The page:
: 24-09-20 11:30

UK airport group introduces biodegradable security bag

Aberdeen, Glasgow and Southampton have become the first airports in the UK to trial a new Oxo-Biodegradable 100ml security bag.

All three are operated by AGS Airports Ltd, which believes that the new, free, bags will now remove more than two million single-use plastic bags each year across the group.

The technology involved ensures the product will begin to degrade over a selected period of time between 17 and 24 months of a bags lifespan down to a natural bio-mass rather than the more damaging micro-plastics associated with single-use alternatives. Each bag can also be reused and recycled prior to the beginning of the degrading period.

Mark Johnston, chief operating officer at AGS Airports Ltd, says: Finding a suitable alternative that met both our security and operational requirements while retaining the necessary resilience the bags require was a challenge, so were really pleased to be able to trial a product that can not only be re-used and recycled, but also provides our passengers with the assurance that they are also supporting our efforts to support the environment.

The switch to Oxo-Biodegradable security bags is the latest sustainable initiative introduced to help reduce AGS Airports Ltds carbon footprint.

Last year, Glasgow became the first airport to introduce a fleet of three Scottish-built full electric buses to its operation and invested more than £200,000 to deploy eight of petrol/electric plug-in hybrid Mitsubishi Outlander PHEV 4×4 vehicles across its airfield operations.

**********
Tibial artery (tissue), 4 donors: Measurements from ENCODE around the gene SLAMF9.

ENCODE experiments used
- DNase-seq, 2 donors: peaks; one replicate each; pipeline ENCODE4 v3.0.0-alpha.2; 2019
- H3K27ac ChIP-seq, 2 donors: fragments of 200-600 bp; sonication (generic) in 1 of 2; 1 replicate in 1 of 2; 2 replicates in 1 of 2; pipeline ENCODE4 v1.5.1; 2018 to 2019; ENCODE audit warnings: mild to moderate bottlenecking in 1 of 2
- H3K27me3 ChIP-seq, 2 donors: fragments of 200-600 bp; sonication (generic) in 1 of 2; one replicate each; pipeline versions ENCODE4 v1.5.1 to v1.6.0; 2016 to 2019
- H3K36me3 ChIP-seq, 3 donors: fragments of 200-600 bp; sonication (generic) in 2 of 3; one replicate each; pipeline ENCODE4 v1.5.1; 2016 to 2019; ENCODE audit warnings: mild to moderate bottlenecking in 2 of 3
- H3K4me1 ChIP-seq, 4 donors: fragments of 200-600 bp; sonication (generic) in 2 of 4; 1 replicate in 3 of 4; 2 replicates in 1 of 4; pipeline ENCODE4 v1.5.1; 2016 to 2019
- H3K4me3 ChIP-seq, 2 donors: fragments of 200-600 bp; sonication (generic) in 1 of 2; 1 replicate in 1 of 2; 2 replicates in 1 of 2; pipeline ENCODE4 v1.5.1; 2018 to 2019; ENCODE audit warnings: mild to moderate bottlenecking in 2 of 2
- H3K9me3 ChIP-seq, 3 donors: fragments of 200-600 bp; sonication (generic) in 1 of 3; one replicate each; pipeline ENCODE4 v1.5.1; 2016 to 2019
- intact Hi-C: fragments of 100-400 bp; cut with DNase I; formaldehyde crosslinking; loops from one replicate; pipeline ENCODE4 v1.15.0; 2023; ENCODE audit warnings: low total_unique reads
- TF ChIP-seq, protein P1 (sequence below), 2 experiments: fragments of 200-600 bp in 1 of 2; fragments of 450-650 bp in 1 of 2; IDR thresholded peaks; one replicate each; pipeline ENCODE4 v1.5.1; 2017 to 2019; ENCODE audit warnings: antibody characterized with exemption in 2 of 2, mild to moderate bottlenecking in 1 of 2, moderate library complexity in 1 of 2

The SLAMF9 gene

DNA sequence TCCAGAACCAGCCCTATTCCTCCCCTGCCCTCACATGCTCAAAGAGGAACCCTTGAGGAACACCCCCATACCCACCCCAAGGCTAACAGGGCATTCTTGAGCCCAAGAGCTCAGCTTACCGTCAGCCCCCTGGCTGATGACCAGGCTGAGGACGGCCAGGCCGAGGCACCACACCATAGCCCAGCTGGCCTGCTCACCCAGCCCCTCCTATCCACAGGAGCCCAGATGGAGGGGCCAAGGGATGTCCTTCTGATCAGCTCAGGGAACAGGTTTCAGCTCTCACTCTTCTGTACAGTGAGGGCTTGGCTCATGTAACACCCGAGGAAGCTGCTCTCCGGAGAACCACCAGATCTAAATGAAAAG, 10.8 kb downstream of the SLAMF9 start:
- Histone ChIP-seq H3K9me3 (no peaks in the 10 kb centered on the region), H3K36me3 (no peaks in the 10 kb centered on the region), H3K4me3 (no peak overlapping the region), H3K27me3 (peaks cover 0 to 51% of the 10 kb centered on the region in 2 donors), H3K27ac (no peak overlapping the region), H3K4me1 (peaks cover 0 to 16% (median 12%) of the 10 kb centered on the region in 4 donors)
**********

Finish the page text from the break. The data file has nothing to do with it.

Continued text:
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The group has also joined over 200 airports across Europe in signing ACI Europes NetZero 2050 pledge; a commitment to achieving net zero for the carbon under our control by 2050.

At a UK level, AGS is a signatory to Sustainable Aviations decarbonisation roadmap which is the first national net zero aviation commitment anywhere in the world. The Oxo-Biodegradable plastic bags have been introduced in partnership with Enviro-Point, a subsidiary of airport service company Luggage-Point.

Each year more than eight million tonnes of single use plastic ends up in our oceans and seas and it can take up to 500 years for a single plastic bag to degrade.

Using Oxo-Biodegradable (d2w) in the normal manufacturing process of plastics accelerates the natural process of oxidation. Oxidation reduces the molecular weight of the polymer in a much shorter timescale, until it is no longer a plastic and can be gradually bio-assimilated by bacteria and fungi on land and in the ocean.


: Airport World

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